Many thanks to Kate and all her team at Cantina for looking after us and to Shaun for his exceptional fish finding. Also a special thanks to one of my fellow fishers, Tina, who provided many of the pictures above after my phone gave up the ghost!

Links

The boat we fished from, Our Joe-l is available to charter for fishing trips, wildlife observations and more. Click here for more details

Cantina Bar and Kitchen is a gem of a place. Family and dog friendly, the atmosphere is relaxed and informal and the food is excellent.  They organised the catch and cook event as part of ‘England’s seafood FEAST’ but have regular events advertised on their website. They even have their own craft gin, which I will definitely be trying next time I go. Find out more at www.cantinagoodrington.co.uk

There is still lots happenening between now and the 7th October. Find out about the other events that make up ‘England’s seafood FEAST’ by clicking here.

If you are interested in taking part in the Catch and Cook trip, it is running again on the 3rd October and details can be found here

Visits: 78
Drinks Friday: Negroni

Drinks Friday: Negroni

So for tonight’s ‘Drinks Friday’ I am keeping things simple:  the negroni.  This is a cocktail that is fairly ubiquitous right now, appearing on every hipster cocktail menu up and down the country (for the record, I was drinking it long before it was popular).  But here is the secret – it is really easy to make.

To be fair it is not to everyone’s taste; it is bitter and strong, so if your idea of a great cocktail is something made with a ton of fruit juice then a negroni is probably not for you.  But if you do like it then you will probably find yourself making these at home fairly regularly – I know I do.  I have one rule: when I can no longer remember how to make it, it is time for bed!

Tips

  • You can premix the ingredients in bulk – great if you want to serve these as an aperitif for a dinner party. Simply mix in equal parts and store in a clean, sterilised bottle. When you are ready to serve, simply pour over ice and garnish.
  • Try using different gins (and gin-based liqueurs) to change the flavour.  Sloe gin works brilliantly, as does blackberry gin. Just remember that the prominent flavour of Campari is bitter orange – choose something that complements that and you won’t go too far wrong.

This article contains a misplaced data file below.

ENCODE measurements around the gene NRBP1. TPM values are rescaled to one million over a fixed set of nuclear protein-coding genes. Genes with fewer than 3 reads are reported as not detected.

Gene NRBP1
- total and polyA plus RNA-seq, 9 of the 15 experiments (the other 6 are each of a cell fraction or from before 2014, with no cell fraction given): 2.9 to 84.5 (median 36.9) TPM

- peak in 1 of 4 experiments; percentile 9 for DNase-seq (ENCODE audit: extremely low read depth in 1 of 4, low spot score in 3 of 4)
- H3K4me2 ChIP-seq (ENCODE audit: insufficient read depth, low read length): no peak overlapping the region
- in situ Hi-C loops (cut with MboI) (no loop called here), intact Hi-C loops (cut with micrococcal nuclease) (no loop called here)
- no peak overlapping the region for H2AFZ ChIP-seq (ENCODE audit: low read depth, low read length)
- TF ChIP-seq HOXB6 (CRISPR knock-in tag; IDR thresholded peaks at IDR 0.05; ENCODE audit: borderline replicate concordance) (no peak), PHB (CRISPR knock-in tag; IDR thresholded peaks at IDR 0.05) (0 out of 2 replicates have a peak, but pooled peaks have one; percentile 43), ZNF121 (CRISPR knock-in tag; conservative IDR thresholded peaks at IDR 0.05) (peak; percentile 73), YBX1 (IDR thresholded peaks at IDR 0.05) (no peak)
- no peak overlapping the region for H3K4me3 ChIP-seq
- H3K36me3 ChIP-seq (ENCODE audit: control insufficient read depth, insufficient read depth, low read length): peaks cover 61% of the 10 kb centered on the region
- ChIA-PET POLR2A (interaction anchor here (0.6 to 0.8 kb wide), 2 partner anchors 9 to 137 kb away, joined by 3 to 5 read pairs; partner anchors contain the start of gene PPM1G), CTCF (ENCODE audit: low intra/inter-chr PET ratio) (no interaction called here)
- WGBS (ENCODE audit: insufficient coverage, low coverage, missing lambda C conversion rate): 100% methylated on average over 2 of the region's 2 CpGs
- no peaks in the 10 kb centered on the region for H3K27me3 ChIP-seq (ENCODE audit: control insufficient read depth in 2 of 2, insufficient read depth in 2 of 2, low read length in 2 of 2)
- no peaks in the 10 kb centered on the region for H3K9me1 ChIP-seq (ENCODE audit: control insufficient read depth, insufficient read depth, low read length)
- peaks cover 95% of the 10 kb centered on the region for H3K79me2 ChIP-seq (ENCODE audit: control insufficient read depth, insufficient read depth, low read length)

The Negroni

Ingredients

35ml Gin
35ml Campari
35ml Sweet vermouth
Orange peel to garnish
Ice cubes

 

Method

  1.  Fill a glass with ice.  Pour the gin, Campari and vermouth into the glass. Stir for a few seconds. Garnish with a piece of orange peel.

 

I told you it was easy.

 

That is it from me – I’ve got a cocktail to drink! Happy Friday everybody – please drink responsibly(ish) and let me know what your favourite variations on the classic negroni are in the comments. Cheers!

Visits: 45
To salt or not to salt?

To salt or not to salt?

The Great Food and Drink Show

At the weekend I spent a few hours at The Great Food and Drink Show, held at Westpoint , Exeter.  Usually when attending these kinds of events I drag my wife and son with me, meaning that keeping a two year old entertained becomes the priority, and meaning that actually sitting down to watch cooking demonstrations is something of a non-starter. Yesterday however, I struck out on my own so was free to soak everything up at my leisure.

Compared to some other food and drink shows, this was on a slightly smaller scale; however it was actually rather nice to be able to take everything in and not have to elbow my way through crowds to get to each of the exhibitors.  It also meant that it only took me 15 minutes or so to shuffle round and see what took my fancy, before turning my attention to the demo stage.

Jean-Cristophe Novelli

Among the celebrity chefs booked for Sunday’s demos was Jean-Cristophe Novelli.  I must confess I didn’t know a great deal about his career or cooking style though.  I have seen him on TV at various times over the years but never paid close attention to his career.  But Jean-Cristophe’s demo on cooking without salt, and using fat and sugar sparingly has really stuck with me.

I am always rather sceptical about fad diets which is why I enjoyed reading The Angry Chef so much. But what Novelli is suggesting is not a detox diet or fad.  He is showing ways to cook that will help to keep salt, fat and sugar consumption down. He is simply trying to stick to levels that are generally agreed to be healthy.

Too much salt

Of particular concern to Jean-Cristophe is the quantity of salt we all consume.  According to the NHS, the recommended daily intake of salt for an adult is 6g. That is approximately 1 teaspoon.  I can confidently state that I regularly exceed that, and I’m sure I’m not alone. Estimates put the average daily consumption of salt in the UK somewhere between 8-12g.